What Romney had needed this week was a knock-out punch on Santorum, but instead, what they managed was a self-inflicted wound that they rushed out to cover up with a counter-attack on Santorum. In the waning of the furor over Santorum’s indelicate remarks, the problem remains that all the talk about Santorum has done nothing to reduce the effect of the “Etch-a-Sketch” problem, and now even Charles Krauthammer has weighed in on the damage:
The fact that Krauthammer sees the damage plainly should tell you about the impact the “Etch-a-Sketch” remark is having, but you may also notice that Krauthammer places the blame on Romney’s staff. While it’s true that Fehrnstrom’s description of the campaign as like an “Etch-a-sketch” was in poor form, it’s really not Fehrnstrom’s fault. What Krauthammer seems to lament most is not the facts that underlie the remark, but that the remark slipped out there in plain view.
In this sense, Krauthammer misses the real point of this episode, and it’s one the conservative base of the party isn’t missing: Mitt Romney evinces no solid core of beliefs, and his half-decade long campaign for the Presidency is built on many instances of shaking up the Etch-a-Mitt. Romney’s positions on various issues have changed, re-shaped, “perfected,” and re-drawn so many times that conservative voters have suspected this all along, and all Fehrnstrom’s comments to CNN did was to solidify that impression, and it’s not so likely to be erased by a gentle or even vigorous shaking. Krauthammer’s real disappointment here is that Fehrnstrom spilled the beans, but he doesn’t seem too concerned about the facts that support the disclosure.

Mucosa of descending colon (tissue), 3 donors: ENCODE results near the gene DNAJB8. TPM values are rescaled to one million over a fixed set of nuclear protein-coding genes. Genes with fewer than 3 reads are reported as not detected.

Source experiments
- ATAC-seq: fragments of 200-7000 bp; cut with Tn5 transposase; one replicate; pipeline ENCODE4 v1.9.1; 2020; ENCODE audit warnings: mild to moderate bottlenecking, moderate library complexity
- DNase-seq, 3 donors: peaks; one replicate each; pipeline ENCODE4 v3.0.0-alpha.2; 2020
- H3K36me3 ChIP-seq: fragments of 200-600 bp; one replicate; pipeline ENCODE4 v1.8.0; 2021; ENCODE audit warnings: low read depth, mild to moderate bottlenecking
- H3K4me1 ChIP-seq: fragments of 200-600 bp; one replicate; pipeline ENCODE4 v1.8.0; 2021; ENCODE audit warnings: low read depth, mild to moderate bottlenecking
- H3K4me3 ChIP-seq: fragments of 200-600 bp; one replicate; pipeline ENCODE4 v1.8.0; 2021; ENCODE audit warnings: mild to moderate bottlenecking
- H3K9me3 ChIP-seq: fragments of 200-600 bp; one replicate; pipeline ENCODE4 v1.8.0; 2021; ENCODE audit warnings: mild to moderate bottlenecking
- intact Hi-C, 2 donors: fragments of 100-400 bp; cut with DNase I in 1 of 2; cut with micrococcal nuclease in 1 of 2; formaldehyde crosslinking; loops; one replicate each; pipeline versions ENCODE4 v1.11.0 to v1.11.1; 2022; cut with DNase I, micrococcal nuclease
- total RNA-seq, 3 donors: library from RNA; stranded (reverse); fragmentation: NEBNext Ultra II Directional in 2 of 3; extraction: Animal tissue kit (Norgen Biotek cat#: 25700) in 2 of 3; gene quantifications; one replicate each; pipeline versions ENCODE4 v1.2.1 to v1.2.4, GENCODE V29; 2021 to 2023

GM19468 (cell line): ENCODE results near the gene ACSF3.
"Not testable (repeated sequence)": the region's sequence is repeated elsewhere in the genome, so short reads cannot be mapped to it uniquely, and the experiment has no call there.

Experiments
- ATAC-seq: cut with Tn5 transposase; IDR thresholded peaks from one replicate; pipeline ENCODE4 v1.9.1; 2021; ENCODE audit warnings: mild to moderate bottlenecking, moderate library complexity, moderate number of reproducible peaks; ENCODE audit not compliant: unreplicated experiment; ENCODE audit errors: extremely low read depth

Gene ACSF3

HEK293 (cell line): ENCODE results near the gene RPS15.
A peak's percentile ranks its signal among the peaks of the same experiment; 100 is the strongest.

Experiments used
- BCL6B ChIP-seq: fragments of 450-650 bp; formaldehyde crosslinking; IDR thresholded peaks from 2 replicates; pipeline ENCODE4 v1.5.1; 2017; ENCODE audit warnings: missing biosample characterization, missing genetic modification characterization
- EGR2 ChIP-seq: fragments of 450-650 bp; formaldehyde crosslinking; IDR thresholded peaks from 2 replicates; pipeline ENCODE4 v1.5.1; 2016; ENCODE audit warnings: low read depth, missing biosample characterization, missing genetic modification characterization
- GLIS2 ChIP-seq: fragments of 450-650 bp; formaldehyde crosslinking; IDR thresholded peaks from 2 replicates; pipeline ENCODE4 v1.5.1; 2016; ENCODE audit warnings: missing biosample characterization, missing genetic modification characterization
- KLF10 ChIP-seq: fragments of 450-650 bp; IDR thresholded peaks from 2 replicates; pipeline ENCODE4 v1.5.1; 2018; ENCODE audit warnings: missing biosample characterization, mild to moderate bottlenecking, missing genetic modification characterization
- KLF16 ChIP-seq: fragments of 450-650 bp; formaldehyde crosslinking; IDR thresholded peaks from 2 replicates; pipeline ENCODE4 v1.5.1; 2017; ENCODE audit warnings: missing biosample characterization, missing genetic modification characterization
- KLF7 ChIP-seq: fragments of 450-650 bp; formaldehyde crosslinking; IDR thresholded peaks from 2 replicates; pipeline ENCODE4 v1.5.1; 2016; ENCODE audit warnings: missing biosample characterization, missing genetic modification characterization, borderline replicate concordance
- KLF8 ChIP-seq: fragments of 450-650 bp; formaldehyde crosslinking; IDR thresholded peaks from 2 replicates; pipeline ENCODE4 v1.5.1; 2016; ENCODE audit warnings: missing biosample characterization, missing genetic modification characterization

This should offer you a bit of insight into the mechanics of Washington DC. Krauthammer is more concerned with the impression it leaves than the fact that it seems to be true. This is how everything in Washington is viewed: Through the sorry, distorting lens of politics. It’s not a question of what an event means in fact, but what impression it will make. It’s not a matter of what is truth, but instead merely a concern over how a thing is perceived. Krauthammer isn’t exercised over the fact that Romney may indeed “Etch-a-Sketch” his campaign appeal if he obtains the nomination, but that his Communications Director would openly admit this is a mortal sin. You see, the reason he isn’t bothered by the former, but is so disappointed in the latter is because he’s part of the crowd that knows this is what Romney’s about, and while they have worked to conceal it from the eyes of voters, Fehrnstrom’s little disclosure made plain what they have toiled to keep secret, or at least tamped-down.
This is a sort of admission that I wonder if Krauthammer won’t later regret, because it exemplifies what’s wrong inside the Beltway, not just in government, but in the sickening media that services it. They don’t exist to inform you or keep you abreast of critical issues so much as to manage your opinions and tell you what should be important. What Fehrnstrom has inadvertently managed to do is open a window not only into the Romney campaign, but also into the diseased mindset of Washington DC on both in front and behind the camera. Krauthammer’s remarks prove it, but it may be too late. If conservatives ignore this, Romney might be able to pull off the nomination in spite of it all. On the other hand, as Krauthammer’s commentary also demonstrates, it seems that conservatives have finally seen the cracks in the Romney facade, and there may be no filling them any longer.